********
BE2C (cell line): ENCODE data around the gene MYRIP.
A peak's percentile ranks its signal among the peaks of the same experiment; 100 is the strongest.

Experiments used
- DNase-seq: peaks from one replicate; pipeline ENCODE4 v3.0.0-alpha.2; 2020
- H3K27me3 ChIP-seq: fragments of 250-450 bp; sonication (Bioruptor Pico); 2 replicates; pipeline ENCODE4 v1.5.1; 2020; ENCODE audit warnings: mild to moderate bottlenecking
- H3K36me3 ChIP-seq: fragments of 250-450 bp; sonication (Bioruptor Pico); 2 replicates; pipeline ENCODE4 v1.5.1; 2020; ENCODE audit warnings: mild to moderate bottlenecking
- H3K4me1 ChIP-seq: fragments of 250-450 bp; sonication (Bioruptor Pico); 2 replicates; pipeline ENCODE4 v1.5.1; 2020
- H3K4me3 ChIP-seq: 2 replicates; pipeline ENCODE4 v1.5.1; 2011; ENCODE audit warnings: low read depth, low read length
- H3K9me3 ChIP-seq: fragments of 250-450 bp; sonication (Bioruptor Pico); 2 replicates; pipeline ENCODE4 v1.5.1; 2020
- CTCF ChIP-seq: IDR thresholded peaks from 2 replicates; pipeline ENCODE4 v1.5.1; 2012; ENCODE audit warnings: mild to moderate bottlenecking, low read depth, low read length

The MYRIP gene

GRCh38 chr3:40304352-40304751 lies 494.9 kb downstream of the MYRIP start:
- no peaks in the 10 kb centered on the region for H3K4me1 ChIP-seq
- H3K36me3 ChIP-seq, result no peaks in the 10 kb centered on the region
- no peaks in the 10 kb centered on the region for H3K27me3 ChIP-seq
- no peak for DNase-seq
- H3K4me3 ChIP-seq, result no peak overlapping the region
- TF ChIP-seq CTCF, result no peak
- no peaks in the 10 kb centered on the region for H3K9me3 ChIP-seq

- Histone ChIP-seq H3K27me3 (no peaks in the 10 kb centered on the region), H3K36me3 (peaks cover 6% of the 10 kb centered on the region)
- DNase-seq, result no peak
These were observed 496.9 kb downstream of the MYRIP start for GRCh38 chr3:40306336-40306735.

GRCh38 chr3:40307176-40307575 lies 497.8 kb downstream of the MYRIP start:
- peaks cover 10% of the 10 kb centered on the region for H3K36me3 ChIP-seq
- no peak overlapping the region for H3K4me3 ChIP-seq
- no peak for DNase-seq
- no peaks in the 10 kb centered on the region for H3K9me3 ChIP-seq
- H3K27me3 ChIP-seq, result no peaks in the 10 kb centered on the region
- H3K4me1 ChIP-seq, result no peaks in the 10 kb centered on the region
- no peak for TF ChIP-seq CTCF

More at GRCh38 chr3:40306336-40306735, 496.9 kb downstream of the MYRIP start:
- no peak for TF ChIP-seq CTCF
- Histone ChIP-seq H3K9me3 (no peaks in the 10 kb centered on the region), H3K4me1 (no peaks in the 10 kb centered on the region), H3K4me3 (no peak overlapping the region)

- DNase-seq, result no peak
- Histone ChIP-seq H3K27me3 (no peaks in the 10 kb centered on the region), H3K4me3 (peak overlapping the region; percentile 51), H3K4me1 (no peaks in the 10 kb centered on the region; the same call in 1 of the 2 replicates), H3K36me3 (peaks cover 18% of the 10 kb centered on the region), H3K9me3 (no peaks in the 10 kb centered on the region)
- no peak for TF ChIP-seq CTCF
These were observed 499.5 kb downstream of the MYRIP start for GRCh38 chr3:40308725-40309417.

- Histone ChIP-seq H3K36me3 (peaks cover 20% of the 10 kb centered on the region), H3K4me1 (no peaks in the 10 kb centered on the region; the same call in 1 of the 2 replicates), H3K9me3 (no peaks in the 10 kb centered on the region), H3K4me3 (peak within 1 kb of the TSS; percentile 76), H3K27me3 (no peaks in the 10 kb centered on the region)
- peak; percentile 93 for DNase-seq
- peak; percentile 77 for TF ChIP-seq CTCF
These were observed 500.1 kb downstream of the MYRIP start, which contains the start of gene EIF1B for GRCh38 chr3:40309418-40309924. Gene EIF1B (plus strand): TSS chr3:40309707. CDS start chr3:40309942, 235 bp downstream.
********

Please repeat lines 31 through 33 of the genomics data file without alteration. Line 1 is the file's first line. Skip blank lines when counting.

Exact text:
More at GRCh38 chr3:40306336-40306735, 496.9 kb downstream of the MYRIP start:
- no peak for TF ChIP-seq CTCF
- Histone ChIP-seq H3K9me3 (no peaks in the 10 kb centered on the region), H3K4me1 (no peaks in the 10 kb centered on the region), H3K4me3 (no peak overlapping the region)